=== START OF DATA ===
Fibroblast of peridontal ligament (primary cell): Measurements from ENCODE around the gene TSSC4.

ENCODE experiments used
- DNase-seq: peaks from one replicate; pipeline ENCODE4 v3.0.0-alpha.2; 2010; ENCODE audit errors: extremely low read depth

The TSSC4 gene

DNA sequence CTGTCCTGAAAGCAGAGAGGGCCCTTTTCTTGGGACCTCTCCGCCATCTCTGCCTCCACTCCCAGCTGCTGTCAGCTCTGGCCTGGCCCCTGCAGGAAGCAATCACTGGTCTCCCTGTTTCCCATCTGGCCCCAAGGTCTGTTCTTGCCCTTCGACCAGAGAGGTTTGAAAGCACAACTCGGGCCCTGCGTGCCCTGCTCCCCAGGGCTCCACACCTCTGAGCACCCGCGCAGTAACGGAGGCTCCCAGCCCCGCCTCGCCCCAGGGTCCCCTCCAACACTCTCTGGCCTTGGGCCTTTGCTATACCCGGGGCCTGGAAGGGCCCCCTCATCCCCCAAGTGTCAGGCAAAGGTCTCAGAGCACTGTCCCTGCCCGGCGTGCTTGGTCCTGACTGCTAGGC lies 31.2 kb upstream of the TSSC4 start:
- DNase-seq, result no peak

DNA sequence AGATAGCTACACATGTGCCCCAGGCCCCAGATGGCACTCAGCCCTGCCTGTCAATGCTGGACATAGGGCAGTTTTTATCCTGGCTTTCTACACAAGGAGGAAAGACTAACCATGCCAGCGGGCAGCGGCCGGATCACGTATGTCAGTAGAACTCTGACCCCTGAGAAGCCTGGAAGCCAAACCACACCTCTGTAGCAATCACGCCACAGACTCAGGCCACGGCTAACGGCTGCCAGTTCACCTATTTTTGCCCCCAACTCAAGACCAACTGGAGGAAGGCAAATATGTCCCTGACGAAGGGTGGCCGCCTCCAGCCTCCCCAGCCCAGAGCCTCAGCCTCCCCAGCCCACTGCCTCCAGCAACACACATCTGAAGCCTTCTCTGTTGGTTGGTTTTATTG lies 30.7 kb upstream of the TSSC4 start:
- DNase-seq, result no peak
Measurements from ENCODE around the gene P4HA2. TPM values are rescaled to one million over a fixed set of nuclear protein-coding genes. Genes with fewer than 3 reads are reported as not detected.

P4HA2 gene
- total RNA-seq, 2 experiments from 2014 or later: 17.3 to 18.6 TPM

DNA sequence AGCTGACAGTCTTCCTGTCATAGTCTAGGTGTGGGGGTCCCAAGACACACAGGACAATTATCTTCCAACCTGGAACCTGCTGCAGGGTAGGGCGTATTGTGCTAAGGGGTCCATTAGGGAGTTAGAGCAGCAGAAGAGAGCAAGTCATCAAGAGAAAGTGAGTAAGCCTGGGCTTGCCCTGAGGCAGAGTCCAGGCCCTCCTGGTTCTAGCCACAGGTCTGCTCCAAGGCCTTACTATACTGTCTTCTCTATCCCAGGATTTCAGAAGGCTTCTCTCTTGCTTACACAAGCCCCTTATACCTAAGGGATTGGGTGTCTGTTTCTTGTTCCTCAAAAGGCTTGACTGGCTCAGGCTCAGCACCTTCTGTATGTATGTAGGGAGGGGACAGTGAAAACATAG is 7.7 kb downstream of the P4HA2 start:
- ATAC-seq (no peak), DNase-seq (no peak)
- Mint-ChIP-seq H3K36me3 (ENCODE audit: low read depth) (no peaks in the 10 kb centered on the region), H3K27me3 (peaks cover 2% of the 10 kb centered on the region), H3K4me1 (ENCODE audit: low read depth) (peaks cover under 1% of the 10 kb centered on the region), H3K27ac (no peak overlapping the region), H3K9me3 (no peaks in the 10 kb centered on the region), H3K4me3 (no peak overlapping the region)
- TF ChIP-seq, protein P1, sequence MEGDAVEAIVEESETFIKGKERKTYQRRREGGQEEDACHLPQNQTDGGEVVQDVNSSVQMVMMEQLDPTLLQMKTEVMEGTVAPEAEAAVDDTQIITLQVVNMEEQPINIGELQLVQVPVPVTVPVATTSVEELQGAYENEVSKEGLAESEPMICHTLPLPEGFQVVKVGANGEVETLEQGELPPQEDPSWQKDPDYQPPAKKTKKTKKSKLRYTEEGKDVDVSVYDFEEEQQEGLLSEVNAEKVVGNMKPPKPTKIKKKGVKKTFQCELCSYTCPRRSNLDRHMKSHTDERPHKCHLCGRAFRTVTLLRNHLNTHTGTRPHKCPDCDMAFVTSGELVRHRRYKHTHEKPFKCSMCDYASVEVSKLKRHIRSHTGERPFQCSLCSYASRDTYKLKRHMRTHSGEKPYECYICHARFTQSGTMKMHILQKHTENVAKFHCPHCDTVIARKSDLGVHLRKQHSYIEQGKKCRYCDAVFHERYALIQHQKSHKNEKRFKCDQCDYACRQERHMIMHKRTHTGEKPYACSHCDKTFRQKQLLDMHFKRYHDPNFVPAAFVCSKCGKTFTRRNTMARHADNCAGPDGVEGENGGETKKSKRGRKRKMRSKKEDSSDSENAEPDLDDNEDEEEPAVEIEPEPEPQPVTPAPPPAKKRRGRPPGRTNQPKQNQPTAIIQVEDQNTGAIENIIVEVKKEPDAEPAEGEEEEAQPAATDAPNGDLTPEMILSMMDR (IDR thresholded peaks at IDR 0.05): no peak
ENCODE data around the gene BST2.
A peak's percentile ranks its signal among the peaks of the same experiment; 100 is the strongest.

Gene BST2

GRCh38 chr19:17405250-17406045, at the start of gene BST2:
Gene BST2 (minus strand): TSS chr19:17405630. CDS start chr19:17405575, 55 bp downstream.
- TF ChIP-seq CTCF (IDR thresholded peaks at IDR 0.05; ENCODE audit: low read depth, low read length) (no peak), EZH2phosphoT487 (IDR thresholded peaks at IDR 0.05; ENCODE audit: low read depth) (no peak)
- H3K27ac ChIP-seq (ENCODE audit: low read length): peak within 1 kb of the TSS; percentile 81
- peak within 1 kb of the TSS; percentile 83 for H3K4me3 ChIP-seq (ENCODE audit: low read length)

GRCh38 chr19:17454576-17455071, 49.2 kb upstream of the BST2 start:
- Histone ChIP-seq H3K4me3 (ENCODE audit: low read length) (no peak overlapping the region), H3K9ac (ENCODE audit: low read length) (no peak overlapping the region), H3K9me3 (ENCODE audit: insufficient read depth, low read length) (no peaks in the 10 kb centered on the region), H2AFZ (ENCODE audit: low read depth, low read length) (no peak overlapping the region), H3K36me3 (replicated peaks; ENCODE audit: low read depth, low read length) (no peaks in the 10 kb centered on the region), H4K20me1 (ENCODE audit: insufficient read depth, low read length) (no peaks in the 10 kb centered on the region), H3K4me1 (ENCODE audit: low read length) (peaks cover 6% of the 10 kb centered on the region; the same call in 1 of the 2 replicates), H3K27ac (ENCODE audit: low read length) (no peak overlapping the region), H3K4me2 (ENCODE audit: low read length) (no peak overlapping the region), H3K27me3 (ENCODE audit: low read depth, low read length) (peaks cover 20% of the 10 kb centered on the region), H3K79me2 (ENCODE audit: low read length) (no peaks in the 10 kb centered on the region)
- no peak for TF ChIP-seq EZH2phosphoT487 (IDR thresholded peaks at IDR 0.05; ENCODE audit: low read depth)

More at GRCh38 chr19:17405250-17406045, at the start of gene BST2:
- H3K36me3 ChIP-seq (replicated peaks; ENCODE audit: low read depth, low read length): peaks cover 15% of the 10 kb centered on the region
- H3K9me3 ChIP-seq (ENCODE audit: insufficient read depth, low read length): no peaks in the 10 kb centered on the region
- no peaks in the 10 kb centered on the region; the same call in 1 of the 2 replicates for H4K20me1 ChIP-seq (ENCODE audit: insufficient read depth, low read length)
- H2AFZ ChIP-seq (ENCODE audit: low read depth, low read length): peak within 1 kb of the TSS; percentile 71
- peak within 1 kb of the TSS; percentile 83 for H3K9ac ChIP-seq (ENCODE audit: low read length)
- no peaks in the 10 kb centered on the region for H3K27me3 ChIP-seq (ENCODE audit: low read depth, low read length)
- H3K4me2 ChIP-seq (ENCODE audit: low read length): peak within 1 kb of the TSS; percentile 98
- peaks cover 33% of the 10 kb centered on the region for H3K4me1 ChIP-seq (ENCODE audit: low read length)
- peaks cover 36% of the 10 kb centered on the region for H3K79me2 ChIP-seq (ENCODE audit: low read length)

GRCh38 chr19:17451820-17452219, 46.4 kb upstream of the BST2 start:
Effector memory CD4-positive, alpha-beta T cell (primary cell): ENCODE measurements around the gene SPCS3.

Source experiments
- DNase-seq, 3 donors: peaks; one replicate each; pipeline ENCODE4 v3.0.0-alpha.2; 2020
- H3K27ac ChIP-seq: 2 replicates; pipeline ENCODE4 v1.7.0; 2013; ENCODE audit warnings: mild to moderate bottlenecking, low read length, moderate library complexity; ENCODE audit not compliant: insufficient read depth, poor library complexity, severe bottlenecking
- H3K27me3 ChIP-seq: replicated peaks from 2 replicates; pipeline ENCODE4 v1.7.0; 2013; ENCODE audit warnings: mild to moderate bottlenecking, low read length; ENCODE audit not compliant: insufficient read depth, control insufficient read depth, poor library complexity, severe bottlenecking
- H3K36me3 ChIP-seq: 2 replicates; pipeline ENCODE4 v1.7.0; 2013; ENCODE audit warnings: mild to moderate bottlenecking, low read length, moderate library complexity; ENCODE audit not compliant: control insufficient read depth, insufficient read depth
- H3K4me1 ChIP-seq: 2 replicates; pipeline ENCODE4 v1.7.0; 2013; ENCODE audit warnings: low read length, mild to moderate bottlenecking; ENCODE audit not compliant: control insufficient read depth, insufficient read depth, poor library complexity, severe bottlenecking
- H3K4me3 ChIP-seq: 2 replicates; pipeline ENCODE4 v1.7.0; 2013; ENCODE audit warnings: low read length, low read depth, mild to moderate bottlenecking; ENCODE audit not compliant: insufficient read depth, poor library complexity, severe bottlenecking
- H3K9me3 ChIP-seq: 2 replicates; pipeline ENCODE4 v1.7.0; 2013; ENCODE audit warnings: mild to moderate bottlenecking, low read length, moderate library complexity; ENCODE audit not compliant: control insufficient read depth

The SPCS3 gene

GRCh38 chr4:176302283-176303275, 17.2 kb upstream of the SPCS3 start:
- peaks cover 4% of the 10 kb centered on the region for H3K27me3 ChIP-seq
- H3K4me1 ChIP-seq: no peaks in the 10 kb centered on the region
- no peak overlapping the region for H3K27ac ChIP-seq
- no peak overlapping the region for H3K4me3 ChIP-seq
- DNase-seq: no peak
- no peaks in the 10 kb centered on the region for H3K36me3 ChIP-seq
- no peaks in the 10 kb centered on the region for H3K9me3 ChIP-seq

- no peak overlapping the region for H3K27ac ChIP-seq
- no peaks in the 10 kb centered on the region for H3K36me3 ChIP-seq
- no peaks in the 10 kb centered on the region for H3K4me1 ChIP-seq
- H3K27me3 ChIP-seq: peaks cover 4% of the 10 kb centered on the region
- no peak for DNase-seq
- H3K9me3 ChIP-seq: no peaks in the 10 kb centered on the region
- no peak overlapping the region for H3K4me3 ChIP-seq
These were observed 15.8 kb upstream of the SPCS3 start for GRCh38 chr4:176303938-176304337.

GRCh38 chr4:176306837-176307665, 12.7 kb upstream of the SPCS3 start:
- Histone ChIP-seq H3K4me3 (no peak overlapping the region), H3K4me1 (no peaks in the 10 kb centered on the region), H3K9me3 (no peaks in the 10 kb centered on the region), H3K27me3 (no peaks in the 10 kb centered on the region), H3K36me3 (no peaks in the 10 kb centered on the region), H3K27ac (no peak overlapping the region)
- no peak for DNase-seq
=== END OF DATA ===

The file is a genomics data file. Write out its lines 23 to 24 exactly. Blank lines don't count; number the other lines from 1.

- peak within 1 kb of the TSS; percentile 83 for H3K4me3 ChIP-seq (ENCODE audit: low read length)

GRCh38 chr19:17454576-17455071, 49.2 kb upstream of the BST2 start: